Feral swine -- Ecology -- Florida, Feral swine -- Economic aspects -- Florida, Feral swine -- Florida, Introduced mammals -- Florida


Feral pigs (Sus scrofa) are considered to be among the world’s worst invasive species due to their successful invasion and ecological and economic impact to native and agricultural plants and animals around the world. Feral pigs are significant disturbance agents that destroy plant communities, change soil characteristics, alter nutrient cycling, and create open sites for colonization of both native and non-native plant species through their foraging behavior called rooting. In contrast to native animal disturbances, rooting is a striking feature in the landscape that varies in space, seasonal timing, frequency (number of times rooted), and intensity (depth of rooting). During this study, feral pigs rooted 7.7% of the search area, which increased to 12% when abandoned patches (baseline patches that were not rooted during this study) were included. Overall, feral pigs rooted and re-rooted habitats along roads and trails significantly more than wetlands. Rooting also varied temporally with the most rooting occurring during July-November, which also corresponds to the peak in rooting intensity. Implications to land managers include avoiding the installation of roads and trails near wet to mesic habitats or other habitats that contain species of concern in order to conserve habitat quality and recreational value. Despite less rooting activity, feral pigs still pose a significant threat to wetlands as evidenced by the large amount of abandoned patches documented. In order to conserve natural areas, effective management and development of efficient control methods is needed to keep feral pig populations in check. As a large opportunistic omnivore, feral pigs have the potential to be important vectors for endozoochorus seed dispersal of a variety of plant species. Feral pigs can travel long iv distances and have a gut retention time up to 49 hours, therefore seeds can be deposited throughout the landscape far from the parent plant. Over the course of this study, feral pigs dispersed 50 plant species from a wide range of ecological and morphological characteristics, though the majority were native, small seeded, wetland species. For most plant species, location of deposition matched their habitat preference and suggests a high probability of survival. Feral pigs disperse mainly wetland plant species, which has important implications for wetland conservation. However, feral pigs also deposited unwanted species into wetlands and predated the seeds of important wetland canopy tree species.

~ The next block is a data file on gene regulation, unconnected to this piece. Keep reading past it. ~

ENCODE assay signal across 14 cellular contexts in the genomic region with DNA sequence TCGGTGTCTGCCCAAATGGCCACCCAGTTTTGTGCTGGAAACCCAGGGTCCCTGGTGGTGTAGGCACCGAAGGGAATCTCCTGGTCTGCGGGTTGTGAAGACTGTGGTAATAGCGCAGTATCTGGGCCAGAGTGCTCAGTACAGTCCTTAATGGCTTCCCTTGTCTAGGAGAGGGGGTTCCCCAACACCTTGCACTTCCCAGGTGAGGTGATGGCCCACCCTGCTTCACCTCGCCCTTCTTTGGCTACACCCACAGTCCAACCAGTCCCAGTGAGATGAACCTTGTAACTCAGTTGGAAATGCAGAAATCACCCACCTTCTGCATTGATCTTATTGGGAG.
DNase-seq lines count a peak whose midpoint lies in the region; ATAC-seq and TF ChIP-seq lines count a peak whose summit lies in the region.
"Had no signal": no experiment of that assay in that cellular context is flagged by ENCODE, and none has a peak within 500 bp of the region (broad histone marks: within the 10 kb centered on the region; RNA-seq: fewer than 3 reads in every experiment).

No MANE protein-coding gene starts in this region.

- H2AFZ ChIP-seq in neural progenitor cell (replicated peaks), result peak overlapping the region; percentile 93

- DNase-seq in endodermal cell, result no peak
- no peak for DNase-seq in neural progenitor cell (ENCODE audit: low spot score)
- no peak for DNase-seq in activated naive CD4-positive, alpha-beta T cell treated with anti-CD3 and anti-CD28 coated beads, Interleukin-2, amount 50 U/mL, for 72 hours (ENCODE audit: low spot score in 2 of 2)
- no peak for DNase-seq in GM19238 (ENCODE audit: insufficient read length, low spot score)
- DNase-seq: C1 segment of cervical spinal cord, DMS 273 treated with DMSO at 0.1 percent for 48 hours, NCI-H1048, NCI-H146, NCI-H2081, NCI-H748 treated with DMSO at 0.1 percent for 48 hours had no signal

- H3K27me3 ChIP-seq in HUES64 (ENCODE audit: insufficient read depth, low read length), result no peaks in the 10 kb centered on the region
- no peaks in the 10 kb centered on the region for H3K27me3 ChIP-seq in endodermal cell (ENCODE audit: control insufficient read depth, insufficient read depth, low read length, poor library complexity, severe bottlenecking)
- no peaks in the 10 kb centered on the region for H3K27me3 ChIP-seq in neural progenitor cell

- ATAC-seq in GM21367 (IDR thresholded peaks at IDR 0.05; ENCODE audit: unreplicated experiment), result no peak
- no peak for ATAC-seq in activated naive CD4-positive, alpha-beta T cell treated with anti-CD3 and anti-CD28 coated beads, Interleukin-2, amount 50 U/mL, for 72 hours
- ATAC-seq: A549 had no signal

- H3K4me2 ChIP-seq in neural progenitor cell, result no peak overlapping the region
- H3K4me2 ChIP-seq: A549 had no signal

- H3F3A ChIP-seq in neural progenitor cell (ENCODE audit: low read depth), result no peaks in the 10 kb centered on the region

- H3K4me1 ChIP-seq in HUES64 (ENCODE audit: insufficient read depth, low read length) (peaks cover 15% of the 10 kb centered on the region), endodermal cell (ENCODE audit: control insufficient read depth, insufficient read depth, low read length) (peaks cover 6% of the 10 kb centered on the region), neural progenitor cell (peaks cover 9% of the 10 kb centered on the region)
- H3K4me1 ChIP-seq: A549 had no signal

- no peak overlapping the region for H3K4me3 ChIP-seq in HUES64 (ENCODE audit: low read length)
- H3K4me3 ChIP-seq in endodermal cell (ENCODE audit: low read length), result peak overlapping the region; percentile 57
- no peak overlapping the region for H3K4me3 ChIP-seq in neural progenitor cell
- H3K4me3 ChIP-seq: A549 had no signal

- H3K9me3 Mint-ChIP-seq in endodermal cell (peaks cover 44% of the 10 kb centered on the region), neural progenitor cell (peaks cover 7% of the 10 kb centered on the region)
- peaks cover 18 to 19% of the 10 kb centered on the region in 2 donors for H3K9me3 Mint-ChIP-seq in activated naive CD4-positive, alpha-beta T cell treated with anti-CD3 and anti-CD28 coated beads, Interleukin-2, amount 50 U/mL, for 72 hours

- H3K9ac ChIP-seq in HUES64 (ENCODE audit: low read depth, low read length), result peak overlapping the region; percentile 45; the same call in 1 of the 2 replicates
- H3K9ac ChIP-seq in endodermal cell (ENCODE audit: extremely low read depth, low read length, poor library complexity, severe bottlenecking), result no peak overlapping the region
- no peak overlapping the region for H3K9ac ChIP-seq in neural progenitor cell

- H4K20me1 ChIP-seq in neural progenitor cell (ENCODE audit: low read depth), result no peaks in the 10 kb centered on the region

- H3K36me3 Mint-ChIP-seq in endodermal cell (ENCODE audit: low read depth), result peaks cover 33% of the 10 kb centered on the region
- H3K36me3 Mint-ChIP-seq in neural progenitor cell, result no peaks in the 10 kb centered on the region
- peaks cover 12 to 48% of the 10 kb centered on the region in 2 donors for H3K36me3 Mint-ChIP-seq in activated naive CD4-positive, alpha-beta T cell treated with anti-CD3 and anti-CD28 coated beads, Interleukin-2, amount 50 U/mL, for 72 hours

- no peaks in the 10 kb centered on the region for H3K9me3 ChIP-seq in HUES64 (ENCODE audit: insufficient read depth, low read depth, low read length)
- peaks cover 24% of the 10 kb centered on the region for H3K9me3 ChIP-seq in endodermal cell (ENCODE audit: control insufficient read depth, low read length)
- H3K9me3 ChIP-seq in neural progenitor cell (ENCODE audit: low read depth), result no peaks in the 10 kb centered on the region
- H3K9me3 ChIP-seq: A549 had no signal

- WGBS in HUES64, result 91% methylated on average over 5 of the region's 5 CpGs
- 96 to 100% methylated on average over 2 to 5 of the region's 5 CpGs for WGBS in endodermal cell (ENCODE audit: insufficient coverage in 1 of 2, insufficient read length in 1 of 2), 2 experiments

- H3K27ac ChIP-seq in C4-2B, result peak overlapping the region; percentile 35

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Graduation Date





Jenkins, David


Master of Science (M.S.)


College of Sciences










Release Date

December 2010

Length of Campus-only Access


Access Status

Masters Thesis (Open Access)


Dissertations, Academic -- Sciences, Sciences -- Dissertations, Academic

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Biology Commons